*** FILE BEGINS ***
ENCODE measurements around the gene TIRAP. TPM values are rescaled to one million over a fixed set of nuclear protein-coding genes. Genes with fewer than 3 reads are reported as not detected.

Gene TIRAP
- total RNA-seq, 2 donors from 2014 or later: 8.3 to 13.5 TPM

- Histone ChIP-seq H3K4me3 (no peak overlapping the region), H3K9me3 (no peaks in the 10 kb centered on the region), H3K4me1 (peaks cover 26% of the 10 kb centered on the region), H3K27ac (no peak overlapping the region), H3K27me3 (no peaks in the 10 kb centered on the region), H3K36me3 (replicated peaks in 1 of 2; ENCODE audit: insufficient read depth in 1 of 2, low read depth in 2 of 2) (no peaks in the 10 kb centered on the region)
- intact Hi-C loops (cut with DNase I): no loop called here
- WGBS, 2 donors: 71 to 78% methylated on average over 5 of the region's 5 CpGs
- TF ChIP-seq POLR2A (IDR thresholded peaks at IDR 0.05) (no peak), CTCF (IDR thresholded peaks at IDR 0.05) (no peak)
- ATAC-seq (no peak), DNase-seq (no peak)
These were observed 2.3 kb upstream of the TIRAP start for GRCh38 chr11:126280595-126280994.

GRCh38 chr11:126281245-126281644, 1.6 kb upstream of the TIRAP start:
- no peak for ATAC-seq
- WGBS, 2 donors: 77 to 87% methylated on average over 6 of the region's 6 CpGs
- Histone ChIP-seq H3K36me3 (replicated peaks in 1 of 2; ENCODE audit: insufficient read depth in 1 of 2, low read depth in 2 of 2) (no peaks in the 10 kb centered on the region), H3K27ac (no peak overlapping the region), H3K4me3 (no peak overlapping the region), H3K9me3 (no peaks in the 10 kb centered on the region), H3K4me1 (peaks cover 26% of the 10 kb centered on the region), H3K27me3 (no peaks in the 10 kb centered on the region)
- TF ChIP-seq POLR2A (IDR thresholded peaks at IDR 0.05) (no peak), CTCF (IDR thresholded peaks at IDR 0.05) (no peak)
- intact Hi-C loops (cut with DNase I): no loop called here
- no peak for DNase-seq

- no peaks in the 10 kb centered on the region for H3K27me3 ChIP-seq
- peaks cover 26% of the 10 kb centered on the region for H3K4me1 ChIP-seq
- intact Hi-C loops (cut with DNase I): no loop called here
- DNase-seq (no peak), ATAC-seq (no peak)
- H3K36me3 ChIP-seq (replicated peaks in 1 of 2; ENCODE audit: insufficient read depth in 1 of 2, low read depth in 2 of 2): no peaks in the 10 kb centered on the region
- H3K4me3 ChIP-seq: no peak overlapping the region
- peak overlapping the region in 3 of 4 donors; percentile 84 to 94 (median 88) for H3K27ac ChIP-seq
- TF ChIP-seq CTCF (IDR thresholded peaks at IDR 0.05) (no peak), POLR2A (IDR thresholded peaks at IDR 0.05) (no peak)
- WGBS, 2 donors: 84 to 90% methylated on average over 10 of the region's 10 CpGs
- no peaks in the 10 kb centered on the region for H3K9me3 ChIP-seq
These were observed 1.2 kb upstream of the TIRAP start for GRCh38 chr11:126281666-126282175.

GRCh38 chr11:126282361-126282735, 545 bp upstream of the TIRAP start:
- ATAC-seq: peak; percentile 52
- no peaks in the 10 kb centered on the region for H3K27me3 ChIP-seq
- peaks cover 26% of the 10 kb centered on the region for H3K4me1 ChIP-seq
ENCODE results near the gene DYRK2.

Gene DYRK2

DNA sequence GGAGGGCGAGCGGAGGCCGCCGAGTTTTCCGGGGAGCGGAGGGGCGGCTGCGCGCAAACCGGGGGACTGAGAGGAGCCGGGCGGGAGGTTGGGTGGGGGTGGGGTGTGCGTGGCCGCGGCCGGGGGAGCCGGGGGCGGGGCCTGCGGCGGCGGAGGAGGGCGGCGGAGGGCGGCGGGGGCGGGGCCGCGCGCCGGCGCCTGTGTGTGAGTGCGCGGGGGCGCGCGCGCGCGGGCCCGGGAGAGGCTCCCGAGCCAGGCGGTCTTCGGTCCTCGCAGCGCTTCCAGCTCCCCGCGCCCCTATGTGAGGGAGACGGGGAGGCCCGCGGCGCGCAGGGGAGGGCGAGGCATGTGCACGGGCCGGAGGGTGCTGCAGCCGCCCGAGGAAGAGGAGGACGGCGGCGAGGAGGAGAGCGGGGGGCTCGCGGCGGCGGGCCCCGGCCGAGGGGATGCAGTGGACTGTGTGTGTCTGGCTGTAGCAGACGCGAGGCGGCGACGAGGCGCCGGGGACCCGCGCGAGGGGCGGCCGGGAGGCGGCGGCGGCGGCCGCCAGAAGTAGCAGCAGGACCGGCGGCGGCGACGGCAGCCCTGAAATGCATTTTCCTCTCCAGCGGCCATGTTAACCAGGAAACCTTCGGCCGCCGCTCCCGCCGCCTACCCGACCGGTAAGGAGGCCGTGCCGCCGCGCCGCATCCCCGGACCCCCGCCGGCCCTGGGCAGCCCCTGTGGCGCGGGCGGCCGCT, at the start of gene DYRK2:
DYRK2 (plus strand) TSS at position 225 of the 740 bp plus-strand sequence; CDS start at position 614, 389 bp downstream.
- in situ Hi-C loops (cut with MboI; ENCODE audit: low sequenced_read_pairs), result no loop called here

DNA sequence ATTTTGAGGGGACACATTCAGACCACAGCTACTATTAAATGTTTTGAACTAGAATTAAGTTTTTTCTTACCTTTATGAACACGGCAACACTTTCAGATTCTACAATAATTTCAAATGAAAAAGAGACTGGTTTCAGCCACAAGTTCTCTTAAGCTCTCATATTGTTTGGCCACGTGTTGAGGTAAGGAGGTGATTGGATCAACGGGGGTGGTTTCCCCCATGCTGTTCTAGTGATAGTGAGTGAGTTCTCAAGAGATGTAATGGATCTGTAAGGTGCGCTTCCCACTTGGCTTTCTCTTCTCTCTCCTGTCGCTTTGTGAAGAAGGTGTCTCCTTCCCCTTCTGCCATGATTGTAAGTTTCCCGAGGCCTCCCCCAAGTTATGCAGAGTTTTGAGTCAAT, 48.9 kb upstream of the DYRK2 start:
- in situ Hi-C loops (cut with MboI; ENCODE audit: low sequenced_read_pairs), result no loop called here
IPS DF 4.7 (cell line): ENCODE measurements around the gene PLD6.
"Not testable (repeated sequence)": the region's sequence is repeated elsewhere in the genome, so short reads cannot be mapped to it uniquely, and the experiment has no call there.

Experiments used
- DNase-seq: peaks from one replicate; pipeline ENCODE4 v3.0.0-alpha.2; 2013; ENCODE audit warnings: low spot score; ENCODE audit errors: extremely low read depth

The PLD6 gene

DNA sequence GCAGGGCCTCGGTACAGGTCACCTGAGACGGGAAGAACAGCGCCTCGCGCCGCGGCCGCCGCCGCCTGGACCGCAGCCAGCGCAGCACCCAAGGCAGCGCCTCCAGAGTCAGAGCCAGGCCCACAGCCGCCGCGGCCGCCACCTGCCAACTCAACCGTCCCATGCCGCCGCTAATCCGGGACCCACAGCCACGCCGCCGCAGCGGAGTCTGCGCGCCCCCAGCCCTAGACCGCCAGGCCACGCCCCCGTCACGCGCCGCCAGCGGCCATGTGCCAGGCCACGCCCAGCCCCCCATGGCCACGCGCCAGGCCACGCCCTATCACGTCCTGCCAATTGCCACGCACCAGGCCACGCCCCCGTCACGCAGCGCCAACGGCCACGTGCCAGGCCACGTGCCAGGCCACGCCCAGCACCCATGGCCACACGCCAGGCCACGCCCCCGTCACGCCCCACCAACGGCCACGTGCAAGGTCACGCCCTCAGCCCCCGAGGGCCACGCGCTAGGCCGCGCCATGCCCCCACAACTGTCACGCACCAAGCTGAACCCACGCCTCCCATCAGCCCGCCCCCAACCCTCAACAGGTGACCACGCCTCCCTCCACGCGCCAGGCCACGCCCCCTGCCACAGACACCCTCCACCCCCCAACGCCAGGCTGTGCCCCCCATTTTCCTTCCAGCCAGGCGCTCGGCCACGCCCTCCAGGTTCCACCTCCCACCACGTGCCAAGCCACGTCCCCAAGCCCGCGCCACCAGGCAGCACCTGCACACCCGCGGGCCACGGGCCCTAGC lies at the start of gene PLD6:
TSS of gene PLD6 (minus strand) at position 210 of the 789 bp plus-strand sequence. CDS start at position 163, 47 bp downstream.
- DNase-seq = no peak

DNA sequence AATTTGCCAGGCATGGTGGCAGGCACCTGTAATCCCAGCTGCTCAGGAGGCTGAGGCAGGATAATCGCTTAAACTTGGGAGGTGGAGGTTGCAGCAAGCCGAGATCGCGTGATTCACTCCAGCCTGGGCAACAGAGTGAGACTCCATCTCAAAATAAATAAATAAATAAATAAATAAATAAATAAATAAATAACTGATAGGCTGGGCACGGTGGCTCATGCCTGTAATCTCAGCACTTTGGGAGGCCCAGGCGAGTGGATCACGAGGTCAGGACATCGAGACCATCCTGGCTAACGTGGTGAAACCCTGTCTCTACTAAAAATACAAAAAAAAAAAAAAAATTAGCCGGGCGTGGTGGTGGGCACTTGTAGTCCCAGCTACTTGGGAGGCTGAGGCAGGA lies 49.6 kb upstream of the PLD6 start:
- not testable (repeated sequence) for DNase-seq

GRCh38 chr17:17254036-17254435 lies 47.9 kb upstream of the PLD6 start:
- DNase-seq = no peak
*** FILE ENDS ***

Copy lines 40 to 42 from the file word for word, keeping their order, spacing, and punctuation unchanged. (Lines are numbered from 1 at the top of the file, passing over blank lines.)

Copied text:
"Not testable (repeated sequence)": the region's sequence is repeated elsewhere in the genome, so short reads cannot be mapped to it uniquely, and the experiment has no call there.

Experiments used
- DNase-seq: peaks from one replicate; pipeline ENCODE4 v3.0.0-alpha.2; 2013; ENCODE audit warnings: low spot score; ENCODE audit errors: extremely low read depth